Choosing an executor is an important part of executing a will. Most people choose the person they trust the most in life because that person will be responsible for managing their entire estate. For married people, that trusted person is usually their spouse. For unmarried folks, it is often an adult child or a close friend.
Jump ahead to these sections:
- What’s a Co-Executor of a Will or Estate?
- What’s the Difference Between a Co-Executor and an Executor?
- Why Do People Choose to Have a Co-Executor?
- What Are a Co-Executor’s Duties?
- Pros and Cons of Having a Co-Executor?
- What Happens If There Are Problems With a Co-Executor?
In some cases, however, simply trusting your executor may not be enough to feel confident that your estate will be handled properly when you die. Perhaps you own a business that will have to be dissolved, investment accounts that will need to be managed, or dependent children for whom someone will have to make medical and financial decisions.
Depending on the nature of your estate, appointing one person to handle all the duties of the executor may not be the best choice. There are reasons why you might want to appoint what are called “co-executors.”
What’s a Co-Executor of a Will or Estate?
When you draft your will, you may name more than one person to serve as the executor of your estate when you die. A co-executor of a will or estate is someone you name in your will to share the duties of administering the estate with another person (another co-executor). You can name as many co-executors as you wish.
There are advantages and disadvantages to naming co-executors of your estate rather than just one executor. It is important to know the difference between a co-executor and a single executor to be able to choose which is best for your estate.
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What’s the Difference Between a Co-Executor and an Executor?
The only difference between a co-executor and an executor is that a co-executor shares the responsibilities of administering the estate with another co-executor. An executor is responsible for the entire estate by themselves.
Despite this difference, the duties of the co-executors are exactly the same as the duties of an individual executor. In fact, co-executors have even greater duties than an individual executor because co-executors are responsible for the actions of the other co-executors.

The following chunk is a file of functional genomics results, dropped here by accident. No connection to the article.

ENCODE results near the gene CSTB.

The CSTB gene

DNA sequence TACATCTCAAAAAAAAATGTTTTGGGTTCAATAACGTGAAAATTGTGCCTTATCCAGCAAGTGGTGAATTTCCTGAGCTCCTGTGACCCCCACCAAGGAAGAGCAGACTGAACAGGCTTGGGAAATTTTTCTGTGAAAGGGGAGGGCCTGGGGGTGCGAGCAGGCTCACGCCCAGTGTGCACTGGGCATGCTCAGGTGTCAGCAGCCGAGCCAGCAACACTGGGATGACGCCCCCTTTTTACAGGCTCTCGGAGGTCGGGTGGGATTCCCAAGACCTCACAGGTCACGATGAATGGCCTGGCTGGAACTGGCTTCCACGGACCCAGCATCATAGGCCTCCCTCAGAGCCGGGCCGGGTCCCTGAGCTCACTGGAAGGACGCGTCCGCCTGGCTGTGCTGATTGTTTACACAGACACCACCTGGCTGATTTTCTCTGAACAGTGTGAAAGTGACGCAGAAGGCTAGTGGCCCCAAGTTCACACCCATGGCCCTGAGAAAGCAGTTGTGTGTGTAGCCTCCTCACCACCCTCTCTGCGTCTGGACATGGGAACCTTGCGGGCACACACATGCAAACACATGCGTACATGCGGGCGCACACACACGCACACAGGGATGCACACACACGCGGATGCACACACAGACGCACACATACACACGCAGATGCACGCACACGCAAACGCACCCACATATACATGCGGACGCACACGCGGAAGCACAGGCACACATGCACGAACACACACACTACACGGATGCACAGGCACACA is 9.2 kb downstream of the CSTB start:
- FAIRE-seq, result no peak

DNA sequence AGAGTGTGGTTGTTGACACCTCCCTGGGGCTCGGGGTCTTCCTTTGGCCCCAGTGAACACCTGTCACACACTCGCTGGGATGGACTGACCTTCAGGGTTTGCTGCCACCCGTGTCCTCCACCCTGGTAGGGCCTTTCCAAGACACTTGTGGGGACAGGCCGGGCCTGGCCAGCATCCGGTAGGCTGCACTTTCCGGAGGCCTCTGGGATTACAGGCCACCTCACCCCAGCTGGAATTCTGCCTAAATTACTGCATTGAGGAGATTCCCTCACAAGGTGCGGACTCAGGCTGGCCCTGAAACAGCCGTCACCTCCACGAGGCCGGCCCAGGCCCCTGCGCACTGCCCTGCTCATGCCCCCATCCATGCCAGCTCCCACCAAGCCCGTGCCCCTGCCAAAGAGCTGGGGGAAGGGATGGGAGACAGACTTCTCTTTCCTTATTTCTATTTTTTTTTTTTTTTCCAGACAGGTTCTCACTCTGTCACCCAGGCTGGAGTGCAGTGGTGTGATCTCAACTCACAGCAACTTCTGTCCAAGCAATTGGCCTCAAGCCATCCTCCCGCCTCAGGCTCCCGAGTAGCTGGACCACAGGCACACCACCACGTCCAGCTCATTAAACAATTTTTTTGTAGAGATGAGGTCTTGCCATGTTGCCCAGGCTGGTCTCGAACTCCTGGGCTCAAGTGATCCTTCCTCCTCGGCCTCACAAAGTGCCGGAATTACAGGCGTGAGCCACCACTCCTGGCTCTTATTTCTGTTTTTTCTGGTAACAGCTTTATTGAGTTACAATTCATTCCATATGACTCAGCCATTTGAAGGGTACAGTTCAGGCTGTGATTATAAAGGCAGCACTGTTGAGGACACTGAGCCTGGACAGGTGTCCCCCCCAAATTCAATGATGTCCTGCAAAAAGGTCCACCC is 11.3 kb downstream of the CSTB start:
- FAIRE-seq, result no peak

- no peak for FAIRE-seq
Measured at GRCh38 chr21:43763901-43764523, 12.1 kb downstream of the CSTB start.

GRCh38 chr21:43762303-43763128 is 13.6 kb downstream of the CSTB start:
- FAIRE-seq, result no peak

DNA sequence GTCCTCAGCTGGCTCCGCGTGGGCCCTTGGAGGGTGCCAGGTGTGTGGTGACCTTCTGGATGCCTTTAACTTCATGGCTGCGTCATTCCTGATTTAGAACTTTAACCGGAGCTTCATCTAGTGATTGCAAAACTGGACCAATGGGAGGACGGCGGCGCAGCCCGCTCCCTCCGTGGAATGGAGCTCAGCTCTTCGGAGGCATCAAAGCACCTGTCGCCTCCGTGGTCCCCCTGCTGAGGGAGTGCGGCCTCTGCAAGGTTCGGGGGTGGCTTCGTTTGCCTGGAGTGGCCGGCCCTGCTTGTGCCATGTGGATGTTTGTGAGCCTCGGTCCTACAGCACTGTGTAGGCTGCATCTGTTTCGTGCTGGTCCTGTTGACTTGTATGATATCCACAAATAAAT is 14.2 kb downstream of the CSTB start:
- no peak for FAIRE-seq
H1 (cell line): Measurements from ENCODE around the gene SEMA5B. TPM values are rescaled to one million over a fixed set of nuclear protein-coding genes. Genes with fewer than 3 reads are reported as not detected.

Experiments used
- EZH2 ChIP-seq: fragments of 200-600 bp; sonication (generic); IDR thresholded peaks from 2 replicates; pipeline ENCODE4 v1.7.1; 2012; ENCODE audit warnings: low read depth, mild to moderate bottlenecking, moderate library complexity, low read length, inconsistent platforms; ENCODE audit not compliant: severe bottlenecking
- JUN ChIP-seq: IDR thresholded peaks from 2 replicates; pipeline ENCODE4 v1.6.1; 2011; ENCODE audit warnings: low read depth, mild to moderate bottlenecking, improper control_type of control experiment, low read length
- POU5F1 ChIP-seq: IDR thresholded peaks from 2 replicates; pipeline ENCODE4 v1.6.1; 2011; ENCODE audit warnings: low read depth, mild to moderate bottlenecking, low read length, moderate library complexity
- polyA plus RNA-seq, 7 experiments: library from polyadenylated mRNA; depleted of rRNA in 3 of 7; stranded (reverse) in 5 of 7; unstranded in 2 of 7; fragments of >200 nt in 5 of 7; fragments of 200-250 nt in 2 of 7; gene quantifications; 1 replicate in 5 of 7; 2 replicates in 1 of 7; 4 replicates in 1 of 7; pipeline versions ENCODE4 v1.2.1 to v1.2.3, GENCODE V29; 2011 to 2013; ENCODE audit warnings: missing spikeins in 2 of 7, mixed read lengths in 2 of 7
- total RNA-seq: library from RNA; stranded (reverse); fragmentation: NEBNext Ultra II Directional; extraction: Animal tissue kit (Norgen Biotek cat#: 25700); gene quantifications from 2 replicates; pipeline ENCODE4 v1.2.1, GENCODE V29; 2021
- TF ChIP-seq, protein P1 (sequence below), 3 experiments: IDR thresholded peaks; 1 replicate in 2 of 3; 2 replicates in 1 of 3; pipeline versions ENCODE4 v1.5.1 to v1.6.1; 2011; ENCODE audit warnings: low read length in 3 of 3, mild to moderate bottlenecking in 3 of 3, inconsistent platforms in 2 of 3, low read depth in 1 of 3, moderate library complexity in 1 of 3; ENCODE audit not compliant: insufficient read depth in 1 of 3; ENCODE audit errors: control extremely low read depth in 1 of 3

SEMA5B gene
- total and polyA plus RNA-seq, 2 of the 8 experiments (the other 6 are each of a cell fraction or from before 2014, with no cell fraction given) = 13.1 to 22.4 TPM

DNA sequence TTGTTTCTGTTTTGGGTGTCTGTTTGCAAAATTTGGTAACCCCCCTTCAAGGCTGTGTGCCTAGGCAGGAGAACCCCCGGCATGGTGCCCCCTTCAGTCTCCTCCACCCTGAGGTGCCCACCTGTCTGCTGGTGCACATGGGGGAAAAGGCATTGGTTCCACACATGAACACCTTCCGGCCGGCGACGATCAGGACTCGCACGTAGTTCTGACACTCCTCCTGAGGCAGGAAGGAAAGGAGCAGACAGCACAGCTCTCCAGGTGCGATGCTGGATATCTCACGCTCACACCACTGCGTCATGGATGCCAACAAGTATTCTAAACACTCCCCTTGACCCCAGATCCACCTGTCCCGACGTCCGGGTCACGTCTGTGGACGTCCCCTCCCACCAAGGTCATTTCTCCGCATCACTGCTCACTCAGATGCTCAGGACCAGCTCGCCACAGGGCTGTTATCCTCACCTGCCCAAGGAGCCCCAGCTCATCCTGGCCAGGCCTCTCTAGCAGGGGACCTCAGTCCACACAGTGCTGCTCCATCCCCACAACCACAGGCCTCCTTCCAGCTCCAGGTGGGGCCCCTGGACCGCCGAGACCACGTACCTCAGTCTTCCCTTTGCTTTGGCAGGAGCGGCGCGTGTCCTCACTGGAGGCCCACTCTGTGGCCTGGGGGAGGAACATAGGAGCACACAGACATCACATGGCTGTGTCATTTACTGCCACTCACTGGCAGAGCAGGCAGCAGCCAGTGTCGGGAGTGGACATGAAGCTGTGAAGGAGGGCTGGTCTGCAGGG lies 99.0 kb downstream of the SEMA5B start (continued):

It may seem that it would always be better to have more than one executor handling your estate. After all, “two minds are better than one,” right? Well, not always.
Having co-executors does have its advantages, but it can also lead to conflict between co-executors and delays in the administration of your estate. So, before you start naming co-executors in your will, you should understand the reasons why you might want to have them.
Why Do People Choose to Have a Co-Executor?
There are many good reasons (and some bad reasons) to name a co-executor in your will. Unfortunately, many people name co-executors in their will just to “be fair” or to avoid hurting someone’s feelings by being “left out.”
For example, a parent with three adult children might name all three children as co-executors because they don’t want to leave anyone out or make anyone feel that they favor one child over the others.
Although this may spare some hurt feelings initially, this is usually the wrong reason to name a co-executor in your will. This can lead to conflict and animosity between or among the co-executors, and can delay the probate process and undermine the purpose of naming an executor at all.
Most people who name co-executors do so for good reason—that it will make the administration of the estate more effective and efficient. For example, a married person may name their spouse as the executor of their estate. Surviving spouses are usually most familiar with the decedent’s finances and personal property or their intentions with respect to family members and loved ones after their death.
But there may be specific duties that the executor will have to carry out, such as investing assets or running a business, for which the surviving spouse is simply not well-suited. In this case, it may be prudent to name a co-executor who is qualified to fulfill these specific duties.
When you appoint co-executors, you can identify what specific duties you want each co-executor to handle. But before you can decide who might be the best person to handle the specific duties of a co-executor, you must understand what the duties of a co-executor are.
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What Are a Co-Executor’s Duties?
A co-executor’s duties are the same as the duties of an individual executor. The primary duties of any executor are to:
- Open probate proceedings by filing the decedent’s will in court
- Identify, collect, and manage all the assets of the estate
- Pay all the debts and taxes owed by the estate
- Distribute property according to the will of the decedent
- Obtain the approval of the court to close the estate
If you name co-executors, each of the individual co-executors will be equally responsible for fulfilling all of these duties. They must communicate and work with each other to satisfy these responsibilities. Each co-executor will be responsible for the actions of the other co-executors.
So, it becomes the duty of each co-executor to notify the court if any other co-executors are not fulfilling their duties or are violating their fiduciary responsibilities to the estate or its beneficiaries.